Push Up 1-3

©volkstheater | Alexandra Sommerfeld


©volkstheater | Elisabeth Kopp Alexandra Sommerfeld


©volkstheater | Christiane Ostermayer Simon Hatzl


©volkstheater | Sabine Herget Wolfgang Klivana

Push Up 1-3


Roland Schimmelpfennig

Austrian premiere in a co-production with Volkstheater | Vienna | managed by Emmy Werner

Speed kills. From a career perspective, life only goes in one direction: up, up to the very top.

The weapons of the business samurai may be bloodless, but they can still be lethal. There is nothing to win in this global competition and little to lose but your job. Though the ‘economic adventure’ doesn’t exactly make any provision for losing.

>>> 2002 Nestroy Prize for best play | author’s award <<<


2001/2002 season

Premiere on 13 March 2002 at the Forum U3 | Volkstheater


with Erwin Ebenbauer Simon Hatzl Sabine Herget Wolfgang Klivana Elisabeth Kopp Alexander Lhotzky Christiane Ostermayer Alexandra Sommerfeld

Directed by Sabine Mitterecker Set by Notker Schweikhardt Costumes by Vera Winkler

Dramaturgical consultant Uwe Mattheiss




‘… a clever meditation on the way in which high performers mercilessly fall short of the standards of their own ethics … A good evening that might have been great in a better world.’

Ronald Pohl | DER STANDARD

‘All of the eight actors are convincing: conversations, debates, silently lying in wait … all this builds up into intensive, charged moments.

Men fight men, women fight women, one generation fights the other … All of them are lonely. All of them are afraid of one thing above all else: losing control. “Emotions are emergencies”, one of them says. But there is no evacuation plan.’

sp | Die Presse




Up, up to the very top. Where is up, anyway?

In his play Push Up 1-3, Roland Schimmelpfennig shows a longitudinal section of the headquarters of an international corporation. Here, success is calculated according to storeys. Committed, flexible, creative and above all ever-younger employees vie with each other to get a job on a par with their boss as quickly as possible. Speed kills.

The ‘economic adventure’ does not make any provision for losing. That’s for people who are inflexible, who are unable to rise to the challenges of the information society. When everything seems possible, nothing is certain. ‘Push Up’: like doing push-ups, it is wearing to constantly push yourself in order to push up the rate of your ‘stock’.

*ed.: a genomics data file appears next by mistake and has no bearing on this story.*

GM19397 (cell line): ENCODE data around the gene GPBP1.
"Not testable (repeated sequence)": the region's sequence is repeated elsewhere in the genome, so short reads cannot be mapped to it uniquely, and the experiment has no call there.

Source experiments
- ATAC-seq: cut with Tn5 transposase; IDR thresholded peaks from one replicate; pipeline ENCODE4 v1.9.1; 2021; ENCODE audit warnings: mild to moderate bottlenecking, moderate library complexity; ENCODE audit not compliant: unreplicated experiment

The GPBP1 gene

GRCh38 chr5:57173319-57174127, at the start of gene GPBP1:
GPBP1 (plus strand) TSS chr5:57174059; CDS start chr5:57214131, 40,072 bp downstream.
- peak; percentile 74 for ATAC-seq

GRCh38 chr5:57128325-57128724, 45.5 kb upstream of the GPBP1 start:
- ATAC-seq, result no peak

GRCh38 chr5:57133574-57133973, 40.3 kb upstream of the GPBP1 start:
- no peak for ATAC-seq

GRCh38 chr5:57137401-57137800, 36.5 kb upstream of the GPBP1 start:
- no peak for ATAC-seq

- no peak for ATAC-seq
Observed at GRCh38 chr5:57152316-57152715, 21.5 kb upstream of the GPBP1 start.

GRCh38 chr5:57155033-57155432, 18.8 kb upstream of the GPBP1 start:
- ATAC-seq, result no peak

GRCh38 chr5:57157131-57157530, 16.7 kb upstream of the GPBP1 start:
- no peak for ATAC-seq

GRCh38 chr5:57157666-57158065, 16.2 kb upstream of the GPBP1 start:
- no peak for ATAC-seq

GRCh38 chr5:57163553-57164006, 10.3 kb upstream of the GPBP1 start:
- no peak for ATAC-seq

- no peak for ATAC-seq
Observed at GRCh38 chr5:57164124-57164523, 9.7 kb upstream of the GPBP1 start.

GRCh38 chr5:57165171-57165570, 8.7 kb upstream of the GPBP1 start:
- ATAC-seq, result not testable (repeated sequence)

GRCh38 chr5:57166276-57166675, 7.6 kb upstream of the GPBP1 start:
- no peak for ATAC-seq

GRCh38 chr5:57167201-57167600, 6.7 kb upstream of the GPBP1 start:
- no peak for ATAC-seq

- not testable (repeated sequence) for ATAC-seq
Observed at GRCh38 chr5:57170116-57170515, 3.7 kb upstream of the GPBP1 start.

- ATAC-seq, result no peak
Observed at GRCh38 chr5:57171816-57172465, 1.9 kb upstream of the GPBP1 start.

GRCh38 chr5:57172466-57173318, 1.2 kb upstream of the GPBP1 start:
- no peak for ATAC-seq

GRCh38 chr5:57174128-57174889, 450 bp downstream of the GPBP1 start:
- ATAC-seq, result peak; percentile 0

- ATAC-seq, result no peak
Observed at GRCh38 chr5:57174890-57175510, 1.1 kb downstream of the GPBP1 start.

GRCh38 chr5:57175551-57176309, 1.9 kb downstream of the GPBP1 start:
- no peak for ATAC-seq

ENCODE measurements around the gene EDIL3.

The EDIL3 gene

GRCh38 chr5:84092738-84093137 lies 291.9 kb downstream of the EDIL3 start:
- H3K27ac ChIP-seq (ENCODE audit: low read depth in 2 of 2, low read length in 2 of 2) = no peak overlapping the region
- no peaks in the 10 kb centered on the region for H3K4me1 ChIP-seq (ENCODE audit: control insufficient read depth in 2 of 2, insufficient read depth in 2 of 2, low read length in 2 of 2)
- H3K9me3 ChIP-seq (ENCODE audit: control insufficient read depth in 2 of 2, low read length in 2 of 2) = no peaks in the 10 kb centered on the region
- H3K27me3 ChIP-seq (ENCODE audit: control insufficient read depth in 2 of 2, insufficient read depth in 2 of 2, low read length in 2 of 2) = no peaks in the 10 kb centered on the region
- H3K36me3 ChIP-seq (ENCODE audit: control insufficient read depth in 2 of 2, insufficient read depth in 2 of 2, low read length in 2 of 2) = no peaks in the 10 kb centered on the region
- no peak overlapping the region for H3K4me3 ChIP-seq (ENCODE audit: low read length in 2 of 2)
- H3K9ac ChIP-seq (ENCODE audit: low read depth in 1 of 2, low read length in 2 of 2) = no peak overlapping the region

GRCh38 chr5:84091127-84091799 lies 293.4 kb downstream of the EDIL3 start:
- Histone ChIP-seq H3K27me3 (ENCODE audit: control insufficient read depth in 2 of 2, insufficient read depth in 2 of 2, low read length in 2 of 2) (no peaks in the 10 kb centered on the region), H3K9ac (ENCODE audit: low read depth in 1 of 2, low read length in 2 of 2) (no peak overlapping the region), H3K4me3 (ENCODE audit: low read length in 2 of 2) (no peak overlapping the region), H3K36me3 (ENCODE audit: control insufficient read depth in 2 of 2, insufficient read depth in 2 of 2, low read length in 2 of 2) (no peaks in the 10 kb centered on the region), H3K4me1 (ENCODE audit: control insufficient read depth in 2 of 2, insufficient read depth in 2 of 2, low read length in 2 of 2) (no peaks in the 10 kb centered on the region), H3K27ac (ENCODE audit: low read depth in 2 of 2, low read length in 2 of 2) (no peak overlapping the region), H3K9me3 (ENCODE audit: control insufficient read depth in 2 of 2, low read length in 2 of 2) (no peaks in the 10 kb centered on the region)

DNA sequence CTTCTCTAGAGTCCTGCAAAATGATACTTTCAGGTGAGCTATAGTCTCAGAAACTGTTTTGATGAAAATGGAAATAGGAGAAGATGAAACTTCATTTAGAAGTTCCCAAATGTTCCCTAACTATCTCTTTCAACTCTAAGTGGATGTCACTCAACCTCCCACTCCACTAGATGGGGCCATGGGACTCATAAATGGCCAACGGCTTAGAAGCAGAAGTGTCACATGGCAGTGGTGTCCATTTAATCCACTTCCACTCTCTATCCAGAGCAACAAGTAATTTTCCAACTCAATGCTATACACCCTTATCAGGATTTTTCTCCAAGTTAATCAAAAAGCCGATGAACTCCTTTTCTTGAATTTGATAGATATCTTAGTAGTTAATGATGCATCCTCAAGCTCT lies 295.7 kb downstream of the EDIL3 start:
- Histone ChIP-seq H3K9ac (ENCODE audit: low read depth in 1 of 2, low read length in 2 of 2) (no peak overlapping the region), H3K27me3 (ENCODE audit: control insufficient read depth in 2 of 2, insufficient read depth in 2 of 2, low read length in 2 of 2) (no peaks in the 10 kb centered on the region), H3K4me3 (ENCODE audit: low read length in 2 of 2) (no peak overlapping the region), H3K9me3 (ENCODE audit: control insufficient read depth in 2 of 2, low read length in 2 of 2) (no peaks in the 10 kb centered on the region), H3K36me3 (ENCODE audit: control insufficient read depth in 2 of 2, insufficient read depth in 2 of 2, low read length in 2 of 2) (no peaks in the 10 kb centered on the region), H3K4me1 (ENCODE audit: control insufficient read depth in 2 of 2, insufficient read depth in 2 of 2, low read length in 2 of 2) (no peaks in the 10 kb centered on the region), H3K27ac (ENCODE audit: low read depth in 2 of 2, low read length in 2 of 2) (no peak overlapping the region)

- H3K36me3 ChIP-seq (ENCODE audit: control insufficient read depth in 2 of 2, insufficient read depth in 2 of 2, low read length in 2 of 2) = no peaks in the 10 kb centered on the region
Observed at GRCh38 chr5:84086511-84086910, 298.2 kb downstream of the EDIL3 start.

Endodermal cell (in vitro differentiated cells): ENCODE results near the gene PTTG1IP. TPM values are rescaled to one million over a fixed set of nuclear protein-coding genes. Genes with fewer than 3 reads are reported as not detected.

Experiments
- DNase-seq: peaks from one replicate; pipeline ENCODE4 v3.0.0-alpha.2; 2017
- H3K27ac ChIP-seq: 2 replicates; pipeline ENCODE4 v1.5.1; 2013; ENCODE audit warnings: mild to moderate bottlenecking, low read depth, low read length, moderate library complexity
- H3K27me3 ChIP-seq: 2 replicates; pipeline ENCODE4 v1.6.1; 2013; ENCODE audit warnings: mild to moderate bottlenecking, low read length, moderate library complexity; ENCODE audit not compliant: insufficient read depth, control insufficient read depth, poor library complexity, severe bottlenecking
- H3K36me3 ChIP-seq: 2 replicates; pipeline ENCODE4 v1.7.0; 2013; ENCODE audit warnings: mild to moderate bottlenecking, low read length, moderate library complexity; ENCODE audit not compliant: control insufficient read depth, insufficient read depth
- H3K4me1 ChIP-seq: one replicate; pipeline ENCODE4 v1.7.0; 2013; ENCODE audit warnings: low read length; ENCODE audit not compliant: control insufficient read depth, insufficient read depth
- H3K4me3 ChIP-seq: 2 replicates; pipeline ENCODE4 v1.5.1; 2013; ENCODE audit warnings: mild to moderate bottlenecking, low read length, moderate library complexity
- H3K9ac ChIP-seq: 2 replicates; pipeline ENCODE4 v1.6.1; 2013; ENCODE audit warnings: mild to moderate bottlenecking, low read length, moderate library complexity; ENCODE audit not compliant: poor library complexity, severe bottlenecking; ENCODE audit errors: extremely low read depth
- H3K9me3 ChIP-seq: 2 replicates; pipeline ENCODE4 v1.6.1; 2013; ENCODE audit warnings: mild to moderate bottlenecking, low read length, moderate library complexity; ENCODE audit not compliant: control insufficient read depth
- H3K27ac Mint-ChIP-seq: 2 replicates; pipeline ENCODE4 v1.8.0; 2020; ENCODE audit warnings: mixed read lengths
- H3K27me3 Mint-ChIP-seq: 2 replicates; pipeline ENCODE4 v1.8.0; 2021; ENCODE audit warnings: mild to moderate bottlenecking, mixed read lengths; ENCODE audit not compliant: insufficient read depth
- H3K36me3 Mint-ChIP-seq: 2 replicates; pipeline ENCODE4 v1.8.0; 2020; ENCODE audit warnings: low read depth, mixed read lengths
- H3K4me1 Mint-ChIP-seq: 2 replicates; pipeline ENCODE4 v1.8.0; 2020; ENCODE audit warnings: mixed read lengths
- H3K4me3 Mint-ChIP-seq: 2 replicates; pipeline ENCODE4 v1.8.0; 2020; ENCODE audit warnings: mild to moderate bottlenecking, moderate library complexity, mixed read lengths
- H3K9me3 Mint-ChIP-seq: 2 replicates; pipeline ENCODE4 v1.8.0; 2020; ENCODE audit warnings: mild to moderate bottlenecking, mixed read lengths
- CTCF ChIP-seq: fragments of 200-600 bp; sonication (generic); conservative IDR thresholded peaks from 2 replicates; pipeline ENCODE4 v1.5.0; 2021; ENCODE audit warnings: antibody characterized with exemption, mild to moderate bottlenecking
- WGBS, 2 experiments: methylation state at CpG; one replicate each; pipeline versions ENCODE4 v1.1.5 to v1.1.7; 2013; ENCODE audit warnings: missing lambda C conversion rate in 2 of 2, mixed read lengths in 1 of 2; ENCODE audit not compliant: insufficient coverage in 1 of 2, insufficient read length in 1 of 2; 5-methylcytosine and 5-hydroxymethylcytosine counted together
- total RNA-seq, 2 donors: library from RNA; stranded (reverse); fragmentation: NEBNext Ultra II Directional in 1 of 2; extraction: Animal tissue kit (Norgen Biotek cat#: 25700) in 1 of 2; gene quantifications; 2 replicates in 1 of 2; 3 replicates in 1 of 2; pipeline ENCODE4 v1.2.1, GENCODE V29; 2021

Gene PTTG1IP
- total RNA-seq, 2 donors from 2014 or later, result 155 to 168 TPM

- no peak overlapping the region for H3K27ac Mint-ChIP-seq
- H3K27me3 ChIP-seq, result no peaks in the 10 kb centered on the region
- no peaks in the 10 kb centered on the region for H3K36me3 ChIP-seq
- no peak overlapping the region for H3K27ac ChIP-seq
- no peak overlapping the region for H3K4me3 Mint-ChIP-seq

Hans, the 60-year-old manager whose experience and performance no longer count in a ‘new company culture’, spends long nights on his exercise bike fighting ageing, the pounds and failing because of his young competition. Frank, his younger adversary, shares his loneliness with ‘Natascha’, a pay-per-view pornographic image file from the internet. For Robert and Patrizia, two junior employees spoiled by success, a random hook-up becomes a sensation that spices up the dismal office routine – until they realise that they are competing for the same position. Even top performance is no guarantee for professional survival. Angelika, the CEO, fires Sabine, her best head of department, because she threatens to outshine her.

In the new world of work, the boundary between public and private is blurred. In the thick of the fight, no one questions why they are fighting and who their victims will be. Heinrich and Maria are the only exceptions: they are doormen who oversee the battle zone without fighting themselves. Because they have nothing to win in the global competition and little to lose but their jobs. U.M. 2002


2002 Nestroy Prize for best play | author’s award

Production Team

Movement training by Nina Gabriel Video editing by Joerg Burger Assistant director Astrid Schneider Set design intern Maria Krisper Prompter Kristina Kranz

Illustration by Barbara Kovacs Photos ©volkstheater

Production rights granted by S. Fischer Theater- und Medienverlag

Supported by

Supported by the Cultural Affairs Department of the City of Vienna (MA7)